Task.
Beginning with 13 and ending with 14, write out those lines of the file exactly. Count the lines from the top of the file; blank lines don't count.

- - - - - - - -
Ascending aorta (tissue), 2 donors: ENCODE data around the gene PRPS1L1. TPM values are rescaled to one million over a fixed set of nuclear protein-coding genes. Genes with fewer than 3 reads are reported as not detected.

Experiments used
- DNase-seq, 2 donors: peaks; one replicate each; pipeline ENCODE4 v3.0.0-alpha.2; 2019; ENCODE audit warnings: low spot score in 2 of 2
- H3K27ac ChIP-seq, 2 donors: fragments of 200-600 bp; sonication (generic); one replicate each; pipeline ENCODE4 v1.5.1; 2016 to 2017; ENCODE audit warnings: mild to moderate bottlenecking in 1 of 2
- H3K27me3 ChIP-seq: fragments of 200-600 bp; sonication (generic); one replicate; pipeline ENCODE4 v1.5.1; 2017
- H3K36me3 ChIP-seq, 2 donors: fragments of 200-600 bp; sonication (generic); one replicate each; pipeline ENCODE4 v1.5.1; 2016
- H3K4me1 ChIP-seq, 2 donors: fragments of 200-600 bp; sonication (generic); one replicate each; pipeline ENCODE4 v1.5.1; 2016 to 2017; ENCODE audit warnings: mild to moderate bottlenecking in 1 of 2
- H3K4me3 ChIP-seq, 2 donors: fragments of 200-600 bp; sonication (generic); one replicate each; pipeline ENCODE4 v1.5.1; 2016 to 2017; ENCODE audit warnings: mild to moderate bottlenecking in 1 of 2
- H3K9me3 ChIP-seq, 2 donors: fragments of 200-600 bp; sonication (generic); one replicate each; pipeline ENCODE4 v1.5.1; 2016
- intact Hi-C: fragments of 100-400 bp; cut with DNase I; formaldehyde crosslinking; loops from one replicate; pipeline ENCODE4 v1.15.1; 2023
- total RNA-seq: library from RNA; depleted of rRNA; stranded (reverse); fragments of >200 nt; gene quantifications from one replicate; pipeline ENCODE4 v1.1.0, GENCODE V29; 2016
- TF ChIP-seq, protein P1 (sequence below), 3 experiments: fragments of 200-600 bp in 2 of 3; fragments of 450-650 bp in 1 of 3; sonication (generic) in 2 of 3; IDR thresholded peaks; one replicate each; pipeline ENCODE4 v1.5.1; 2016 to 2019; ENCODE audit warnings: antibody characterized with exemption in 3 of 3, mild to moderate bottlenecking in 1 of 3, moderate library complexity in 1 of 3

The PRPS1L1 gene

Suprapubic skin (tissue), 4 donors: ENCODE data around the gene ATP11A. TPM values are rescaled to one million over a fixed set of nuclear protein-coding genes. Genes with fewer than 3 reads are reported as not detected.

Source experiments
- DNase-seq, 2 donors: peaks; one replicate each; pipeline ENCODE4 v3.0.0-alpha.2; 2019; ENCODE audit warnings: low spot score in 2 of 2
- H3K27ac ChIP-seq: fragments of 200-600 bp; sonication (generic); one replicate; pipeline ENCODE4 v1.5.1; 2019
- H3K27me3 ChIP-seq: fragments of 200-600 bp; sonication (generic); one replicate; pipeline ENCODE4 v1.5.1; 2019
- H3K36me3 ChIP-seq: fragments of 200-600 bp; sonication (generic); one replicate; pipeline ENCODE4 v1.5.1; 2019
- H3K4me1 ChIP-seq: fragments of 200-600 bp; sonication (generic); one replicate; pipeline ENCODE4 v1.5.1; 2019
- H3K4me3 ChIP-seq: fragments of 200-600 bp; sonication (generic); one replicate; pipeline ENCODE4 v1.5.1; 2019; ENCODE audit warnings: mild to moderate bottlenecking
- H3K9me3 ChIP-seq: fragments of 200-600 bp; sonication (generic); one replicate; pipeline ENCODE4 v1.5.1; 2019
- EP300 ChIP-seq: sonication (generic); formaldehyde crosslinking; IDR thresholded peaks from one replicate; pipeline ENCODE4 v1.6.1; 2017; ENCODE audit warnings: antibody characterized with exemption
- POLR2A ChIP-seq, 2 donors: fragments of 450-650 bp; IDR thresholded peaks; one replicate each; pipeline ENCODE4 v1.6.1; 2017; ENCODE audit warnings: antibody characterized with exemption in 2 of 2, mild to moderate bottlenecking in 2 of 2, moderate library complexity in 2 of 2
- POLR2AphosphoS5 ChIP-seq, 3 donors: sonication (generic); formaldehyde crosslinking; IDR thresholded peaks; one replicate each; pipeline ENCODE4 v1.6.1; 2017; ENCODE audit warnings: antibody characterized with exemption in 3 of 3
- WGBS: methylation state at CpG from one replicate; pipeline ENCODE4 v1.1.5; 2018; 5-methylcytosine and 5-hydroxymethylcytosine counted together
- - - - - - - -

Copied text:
The PRPS1L1 gene

Suprapubic skin (tissue), 4 donors: ENCODE data around the gene ATP11A. TPM values are rescaled to one million over a fixed set of nuclear protein-coding genes. Genes with fewer than 3 reads are reported as not detected.